Published on Brock University (http://brocku.ca)
Nov. 26, 2009
As Ontario university presidents went to Queen’s Park today to update ministers on the spread of green initiatives at their campuses, Brock University in St. Catharines stepped up its ongoing efforts to be more environmentally sustainable.
Brock announced it is launching a carbon audit of its operations, to provide the most comprehensive measurement to date of the university’s greenhouse gas emissions.
Over the next four months the Toronto-based carbon management firm HR Carbon will collect energy consumption data and calculate the carbon footprint for University facilities, faculty, staff and students. A final report is planned for spring 2010.
Brock University President Jack Lightstone said universities share Ontario’s commitment to a greener world, and pursue that commitment with actions.
“The Brock community has shown itself to be a full partner in this responsibility, from emphasizing locally-grown food to buying hybrid vehicles,” he said. “We continue to shape our strategies and plan our actions in ways that protect the generations of tomorrow through sustainable approaches today.”
Prof. Richard C. Mitchell, co-chair of the University’s Sustainability Coordinating Committee, said the audit will review activities from water consumption to paper usage, garbage disposal and recycling. The audit, spearheaded by Mitchell and the Dean of the Faculty of Social Sciences, has been two years in the organizing. During that time, a cross-section of departments combined to cover the cost of the project including the Faculty of Social Sciences; Brock Food Services; Facilities Management; Student Residence Services; Recreation Services; and Brock University Faculty Association.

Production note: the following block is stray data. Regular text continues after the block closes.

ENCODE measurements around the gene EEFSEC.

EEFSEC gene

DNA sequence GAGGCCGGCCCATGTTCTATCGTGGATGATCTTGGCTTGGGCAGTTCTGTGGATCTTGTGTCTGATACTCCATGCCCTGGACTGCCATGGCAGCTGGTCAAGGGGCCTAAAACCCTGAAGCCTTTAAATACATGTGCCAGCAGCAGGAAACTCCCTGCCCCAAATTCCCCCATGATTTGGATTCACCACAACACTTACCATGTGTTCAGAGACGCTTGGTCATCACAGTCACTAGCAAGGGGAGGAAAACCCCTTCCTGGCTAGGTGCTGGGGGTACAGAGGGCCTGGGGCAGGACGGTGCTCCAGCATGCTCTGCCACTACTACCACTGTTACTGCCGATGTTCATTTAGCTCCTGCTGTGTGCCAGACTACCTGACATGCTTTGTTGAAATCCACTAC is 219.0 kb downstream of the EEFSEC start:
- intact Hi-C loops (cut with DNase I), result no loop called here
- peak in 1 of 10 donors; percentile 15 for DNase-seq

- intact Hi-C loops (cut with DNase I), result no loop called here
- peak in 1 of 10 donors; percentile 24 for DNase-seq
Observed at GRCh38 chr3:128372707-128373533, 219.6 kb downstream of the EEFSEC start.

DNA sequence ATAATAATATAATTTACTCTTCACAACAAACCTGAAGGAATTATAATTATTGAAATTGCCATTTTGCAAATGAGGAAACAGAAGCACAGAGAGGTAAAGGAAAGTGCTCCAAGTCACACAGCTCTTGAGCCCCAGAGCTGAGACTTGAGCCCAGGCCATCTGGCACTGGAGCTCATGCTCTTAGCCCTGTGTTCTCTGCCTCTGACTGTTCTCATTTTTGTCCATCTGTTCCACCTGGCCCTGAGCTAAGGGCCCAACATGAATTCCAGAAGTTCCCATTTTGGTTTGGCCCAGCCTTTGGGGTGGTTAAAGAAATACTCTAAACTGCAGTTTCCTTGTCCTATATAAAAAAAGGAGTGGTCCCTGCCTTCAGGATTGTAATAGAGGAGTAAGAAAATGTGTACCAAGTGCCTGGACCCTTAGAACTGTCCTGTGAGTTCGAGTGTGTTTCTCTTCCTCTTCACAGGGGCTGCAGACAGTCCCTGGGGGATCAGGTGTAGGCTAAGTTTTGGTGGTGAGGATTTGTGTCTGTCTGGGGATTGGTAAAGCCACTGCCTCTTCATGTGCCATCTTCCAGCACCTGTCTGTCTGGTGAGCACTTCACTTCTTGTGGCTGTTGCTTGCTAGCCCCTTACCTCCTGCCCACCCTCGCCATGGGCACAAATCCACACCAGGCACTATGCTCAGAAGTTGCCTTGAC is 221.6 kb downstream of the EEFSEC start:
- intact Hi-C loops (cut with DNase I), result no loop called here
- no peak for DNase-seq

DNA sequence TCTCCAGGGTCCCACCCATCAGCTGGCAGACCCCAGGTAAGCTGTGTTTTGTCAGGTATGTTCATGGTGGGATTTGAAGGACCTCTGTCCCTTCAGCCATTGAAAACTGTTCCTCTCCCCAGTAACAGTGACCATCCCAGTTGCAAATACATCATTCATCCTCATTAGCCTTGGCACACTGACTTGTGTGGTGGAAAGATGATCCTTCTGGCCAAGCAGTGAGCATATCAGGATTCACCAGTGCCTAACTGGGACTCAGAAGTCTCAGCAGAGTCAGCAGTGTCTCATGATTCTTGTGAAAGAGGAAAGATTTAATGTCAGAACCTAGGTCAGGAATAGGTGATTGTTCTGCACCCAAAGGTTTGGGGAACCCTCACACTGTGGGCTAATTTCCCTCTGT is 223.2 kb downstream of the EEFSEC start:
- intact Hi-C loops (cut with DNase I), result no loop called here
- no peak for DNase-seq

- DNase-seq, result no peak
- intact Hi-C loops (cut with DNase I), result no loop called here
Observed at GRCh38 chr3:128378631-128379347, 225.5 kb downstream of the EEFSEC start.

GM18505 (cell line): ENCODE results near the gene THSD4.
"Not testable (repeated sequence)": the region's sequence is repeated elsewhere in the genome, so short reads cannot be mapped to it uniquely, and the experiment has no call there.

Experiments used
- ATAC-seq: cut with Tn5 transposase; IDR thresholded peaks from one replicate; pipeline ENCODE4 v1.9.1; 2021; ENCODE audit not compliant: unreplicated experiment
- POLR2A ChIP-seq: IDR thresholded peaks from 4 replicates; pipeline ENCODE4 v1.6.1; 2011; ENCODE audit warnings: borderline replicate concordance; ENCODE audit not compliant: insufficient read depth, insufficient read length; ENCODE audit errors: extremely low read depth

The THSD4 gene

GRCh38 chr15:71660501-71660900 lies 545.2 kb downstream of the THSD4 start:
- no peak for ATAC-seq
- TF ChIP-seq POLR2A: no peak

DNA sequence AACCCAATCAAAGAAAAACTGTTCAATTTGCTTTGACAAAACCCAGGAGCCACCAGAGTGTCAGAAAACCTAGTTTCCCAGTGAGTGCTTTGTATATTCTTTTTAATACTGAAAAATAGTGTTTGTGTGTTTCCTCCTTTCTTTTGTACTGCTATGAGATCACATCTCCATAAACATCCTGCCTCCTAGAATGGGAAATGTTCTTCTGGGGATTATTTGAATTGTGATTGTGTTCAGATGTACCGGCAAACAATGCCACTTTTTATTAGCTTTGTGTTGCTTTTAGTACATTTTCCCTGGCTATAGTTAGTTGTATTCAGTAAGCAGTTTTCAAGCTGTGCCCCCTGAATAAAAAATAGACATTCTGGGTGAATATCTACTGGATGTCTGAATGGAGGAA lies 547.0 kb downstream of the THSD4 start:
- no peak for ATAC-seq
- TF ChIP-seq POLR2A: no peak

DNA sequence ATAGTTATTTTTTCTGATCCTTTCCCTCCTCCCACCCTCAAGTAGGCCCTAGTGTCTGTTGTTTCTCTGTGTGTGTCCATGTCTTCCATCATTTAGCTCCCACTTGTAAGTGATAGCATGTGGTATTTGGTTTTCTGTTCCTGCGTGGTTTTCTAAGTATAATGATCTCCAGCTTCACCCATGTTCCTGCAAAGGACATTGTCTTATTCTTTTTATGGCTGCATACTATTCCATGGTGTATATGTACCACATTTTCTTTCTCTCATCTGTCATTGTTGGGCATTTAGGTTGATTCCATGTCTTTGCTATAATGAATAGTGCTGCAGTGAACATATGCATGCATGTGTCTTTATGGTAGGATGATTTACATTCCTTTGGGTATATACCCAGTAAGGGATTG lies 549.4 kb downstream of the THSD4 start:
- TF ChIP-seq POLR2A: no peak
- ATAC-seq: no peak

Mitchell said the broad base of sponsors reflects the Brock community’s commitment to environmental responsibility. “University stakeholders providing for this initiative in such a difficult financial climate show that they understand the importance of sustainability in a very meaningful way,” said Mitchell.
Tom Saint-Ivany, Associate Vice-President of Facilities Management and also co-chair of the sustainability committee, said the audit will lead to new ideas for green initiatives in a Brock community that has long been environmentally proactive.
“It’s up to us to get good knowledge on where we can go and what we can do better, whether it’s in facilities management practices or students learning sustainability and societal responsibility,” said Saint-Ivany.
Sustainability measures Brock has introduced in recent years include eliminating Styrofoam products in dining areas; using environmentally friendly tissues and biodegradable take-out containers and packaging; and using green cleaning solutions.